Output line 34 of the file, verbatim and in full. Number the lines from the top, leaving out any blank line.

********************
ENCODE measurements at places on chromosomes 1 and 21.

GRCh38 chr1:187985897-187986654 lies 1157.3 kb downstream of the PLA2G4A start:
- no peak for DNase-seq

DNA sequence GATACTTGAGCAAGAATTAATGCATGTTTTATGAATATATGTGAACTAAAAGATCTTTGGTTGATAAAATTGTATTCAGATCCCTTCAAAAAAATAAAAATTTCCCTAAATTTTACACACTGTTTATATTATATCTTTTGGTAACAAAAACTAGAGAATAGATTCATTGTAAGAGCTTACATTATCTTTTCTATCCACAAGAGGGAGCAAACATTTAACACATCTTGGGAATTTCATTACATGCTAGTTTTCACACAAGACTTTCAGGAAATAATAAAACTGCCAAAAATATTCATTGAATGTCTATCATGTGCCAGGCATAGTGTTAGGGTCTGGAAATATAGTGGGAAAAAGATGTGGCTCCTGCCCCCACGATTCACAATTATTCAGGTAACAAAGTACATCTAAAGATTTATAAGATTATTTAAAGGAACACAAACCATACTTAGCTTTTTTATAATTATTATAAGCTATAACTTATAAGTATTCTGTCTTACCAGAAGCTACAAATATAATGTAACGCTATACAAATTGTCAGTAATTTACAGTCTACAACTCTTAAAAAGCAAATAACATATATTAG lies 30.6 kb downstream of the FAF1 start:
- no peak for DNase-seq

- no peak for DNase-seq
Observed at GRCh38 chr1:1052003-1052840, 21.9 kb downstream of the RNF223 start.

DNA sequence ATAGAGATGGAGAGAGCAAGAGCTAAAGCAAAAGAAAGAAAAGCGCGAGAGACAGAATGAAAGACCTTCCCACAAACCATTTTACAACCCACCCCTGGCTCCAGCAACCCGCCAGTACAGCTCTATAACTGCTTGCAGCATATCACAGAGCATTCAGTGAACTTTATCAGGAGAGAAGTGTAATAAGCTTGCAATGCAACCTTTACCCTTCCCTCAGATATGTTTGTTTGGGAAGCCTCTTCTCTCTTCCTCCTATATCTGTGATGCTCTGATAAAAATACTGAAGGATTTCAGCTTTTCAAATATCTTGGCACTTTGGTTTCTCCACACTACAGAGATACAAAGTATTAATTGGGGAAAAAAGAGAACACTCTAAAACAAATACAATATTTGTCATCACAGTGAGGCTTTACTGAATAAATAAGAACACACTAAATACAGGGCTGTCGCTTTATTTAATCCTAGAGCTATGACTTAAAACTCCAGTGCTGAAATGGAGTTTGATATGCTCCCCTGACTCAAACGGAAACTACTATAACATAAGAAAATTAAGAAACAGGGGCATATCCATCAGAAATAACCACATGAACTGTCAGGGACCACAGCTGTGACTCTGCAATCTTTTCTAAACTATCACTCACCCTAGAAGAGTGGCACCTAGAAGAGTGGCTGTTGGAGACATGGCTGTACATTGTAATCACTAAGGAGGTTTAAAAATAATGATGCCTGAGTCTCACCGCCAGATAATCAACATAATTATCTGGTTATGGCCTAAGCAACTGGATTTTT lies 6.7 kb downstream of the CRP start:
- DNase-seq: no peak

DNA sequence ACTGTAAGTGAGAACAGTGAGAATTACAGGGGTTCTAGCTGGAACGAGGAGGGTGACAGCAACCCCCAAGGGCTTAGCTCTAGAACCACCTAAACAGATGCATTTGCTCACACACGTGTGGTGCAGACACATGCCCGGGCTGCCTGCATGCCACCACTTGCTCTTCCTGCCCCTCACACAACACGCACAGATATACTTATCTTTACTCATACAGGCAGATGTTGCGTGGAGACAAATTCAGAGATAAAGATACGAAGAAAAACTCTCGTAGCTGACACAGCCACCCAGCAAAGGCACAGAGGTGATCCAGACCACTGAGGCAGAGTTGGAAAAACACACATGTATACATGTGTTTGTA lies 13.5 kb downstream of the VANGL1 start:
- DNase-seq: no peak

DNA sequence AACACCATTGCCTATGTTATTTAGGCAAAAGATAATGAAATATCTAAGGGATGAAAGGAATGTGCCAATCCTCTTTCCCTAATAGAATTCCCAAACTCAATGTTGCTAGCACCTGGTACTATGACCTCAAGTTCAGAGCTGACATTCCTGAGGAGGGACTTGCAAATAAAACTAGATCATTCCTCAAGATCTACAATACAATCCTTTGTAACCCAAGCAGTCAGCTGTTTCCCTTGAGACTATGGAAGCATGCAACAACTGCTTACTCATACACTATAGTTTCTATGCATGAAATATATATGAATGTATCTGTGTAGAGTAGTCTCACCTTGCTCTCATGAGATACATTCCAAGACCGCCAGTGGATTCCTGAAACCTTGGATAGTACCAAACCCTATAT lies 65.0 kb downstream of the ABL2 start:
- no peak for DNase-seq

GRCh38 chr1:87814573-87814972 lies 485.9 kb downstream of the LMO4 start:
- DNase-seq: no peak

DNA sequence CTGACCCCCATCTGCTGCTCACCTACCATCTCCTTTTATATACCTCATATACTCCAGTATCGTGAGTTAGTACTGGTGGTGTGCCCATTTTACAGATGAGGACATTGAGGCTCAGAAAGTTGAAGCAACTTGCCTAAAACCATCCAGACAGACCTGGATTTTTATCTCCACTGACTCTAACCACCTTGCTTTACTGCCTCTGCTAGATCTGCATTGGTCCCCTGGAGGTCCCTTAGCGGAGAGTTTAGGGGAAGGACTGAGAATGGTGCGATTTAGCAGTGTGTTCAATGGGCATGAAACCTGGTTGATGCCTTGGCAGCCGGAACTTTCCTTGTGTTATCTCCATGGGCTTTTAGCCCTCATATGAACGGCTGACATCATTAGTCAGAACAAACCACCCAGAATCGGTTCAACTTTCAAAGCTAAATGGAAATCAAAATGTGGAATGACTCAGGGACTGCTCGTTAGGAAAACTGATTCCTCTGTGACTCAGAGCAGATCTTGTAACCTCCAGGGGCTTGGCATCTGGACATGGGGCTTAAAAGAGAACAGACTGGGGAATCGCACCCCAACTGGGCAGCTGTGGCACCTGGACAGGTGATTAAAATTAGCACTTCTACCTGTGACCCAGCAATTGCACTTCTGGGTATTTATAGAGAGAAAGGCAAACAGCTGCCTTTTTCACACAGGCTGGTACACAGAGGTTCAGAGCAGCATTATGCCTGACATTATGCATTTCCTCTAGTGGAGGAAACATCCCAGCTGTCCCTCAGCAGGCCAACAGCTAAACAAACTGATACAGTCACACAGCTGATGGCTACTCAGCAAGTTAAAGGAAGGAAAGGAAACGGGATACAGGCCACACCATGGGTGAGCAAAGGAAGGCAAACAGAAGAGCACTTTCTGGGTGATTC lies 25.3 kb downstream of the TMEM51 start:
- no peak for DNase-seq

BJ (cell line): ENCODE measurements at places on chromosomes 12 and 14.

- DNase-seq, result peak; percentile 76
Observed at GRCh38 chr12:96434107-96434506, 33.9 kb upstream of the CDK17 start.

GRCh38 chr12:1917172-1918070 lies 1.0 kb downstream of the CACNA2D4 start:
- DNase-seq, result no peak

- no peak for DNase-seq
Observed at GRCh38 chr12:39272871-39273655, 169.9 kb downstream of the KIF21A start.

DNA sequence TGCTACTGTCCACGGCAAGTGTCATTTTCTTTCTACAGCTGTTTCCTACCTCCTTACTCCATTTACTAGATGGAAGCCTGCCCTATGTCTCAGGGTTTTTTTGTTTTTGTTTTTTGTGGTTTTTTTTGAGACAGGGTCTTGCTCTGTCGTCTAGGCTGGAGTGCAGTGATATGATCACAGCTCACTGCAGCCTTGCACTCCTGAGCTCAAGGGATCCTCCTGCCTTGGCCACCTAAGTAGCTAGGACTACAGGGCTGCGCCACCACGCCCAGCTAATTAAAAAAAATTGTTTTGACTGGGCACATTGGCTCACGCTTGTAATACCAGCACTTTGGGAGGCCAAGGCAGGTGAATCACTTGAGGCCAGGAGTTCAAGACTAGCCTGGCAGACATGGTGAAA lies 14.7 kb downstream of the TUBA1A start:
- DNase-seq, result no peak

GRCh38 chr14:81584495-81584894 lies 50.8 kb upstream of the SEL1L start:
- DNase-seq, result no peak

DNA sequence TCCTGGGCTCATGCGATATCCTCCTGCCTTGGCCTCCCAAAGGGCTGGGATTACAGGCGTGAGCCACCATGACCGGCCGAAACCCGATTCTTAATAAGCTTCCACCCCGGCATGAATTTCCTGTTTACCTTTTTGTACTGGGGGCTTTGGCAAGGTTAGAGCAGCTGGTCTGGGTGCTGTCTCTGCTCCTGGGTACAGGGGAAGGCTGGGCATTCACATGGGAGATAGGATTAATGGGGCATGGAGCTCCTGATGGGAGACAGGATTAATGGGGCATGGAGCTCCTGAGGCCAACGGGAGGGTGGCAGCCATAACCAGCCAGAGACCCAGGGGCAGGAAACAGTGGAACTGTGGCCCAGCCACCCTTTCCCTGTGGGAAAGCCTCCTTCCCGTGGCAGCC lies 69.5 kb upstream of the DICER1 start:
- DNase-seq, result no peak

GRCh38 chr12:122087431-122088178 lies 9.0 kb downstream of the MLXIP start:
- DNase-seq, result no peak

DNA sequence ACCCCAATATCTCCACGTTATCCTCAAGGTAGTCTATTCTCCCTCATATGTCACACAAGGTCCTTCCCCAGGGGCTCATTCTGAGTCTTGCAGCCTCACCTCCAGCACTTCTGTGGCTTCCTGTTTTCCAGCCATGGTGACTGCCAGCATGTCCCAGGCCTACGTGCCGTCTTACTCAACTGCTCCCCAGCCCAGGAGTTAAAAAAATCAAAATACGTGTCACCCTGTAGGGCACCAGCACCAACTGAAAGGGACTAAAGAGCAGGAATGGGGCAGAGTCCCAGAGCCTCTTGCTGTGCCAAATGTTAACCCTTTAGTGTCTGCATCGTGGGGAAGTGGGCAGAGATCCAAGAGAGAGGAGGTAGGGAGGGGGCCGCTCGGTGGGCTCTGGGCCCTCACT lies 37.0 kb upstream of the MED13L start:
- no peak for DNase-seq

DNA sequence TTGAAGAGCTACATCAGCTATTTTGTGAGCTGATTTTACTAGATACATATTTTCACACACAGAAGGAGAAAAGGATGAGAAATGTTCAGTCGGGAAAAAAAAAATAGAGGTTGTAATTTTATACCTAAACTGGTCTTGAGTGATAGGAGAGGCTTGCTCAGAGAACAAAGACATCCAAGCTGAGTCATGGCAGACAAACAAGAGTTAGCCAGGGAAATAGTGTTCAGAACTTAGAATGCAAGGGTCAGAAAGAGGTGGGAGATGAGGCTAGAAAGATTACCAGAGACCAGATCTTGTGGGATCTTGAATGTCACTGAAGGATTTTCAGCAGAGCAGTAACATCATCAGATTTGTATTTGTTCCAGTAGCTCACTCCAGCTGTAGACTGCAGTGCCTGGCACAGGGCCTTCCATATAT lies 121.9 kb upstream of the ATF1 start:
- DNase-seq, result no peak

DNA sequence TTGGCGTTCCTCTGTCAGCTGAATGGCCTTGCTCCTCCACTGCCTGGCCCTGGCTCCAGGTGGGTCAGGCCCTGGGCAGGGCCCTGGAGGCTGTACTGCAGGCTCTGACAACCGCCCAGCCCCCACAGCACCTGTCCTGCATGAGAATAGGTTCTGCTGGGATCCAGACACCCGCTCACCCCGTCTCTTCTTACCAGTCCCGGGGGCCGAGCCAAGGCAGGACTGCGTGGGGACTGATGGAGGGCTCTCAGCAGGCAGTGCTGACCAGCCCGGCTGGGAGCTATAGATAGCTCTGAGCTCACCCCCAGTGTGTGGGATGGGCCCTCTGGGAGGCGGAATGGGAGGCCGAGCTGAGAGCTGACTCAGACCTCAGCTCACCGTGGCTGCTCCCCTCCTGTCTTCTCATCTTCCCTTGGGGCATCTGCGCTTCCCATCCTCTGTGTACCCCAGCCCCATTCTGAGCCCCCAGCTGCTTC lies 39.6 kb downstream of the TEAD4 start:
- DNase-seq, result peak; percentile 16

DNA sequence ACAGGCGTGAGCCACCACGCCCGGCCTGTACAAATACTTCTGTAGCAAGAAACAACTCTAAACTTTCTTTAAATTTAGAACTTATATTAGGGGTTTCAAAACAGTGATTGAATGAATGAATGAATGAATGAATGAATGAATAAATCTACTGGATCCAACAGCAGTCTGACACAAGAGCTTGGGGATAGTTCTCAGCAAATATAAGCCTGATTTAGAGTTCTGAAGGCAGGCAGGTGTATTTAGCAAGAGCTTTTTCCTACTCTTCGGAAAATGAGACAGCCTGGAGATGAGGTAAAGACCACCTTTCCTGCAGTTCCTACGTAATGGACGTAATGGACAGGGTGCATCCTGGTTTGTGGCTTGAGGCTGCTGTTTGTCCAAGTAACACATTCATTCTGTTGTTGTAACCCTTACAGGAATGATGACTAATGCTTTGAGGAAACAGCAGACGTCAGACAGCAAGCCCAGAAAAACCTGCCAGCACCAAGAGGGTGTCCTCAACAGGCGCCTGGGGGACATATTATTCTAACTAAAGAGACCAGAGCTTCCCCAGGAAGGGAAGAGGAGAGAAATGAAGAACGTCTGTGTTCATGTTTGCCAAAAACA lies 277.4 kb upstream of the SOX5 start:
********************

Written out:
- no peak for DNase-seq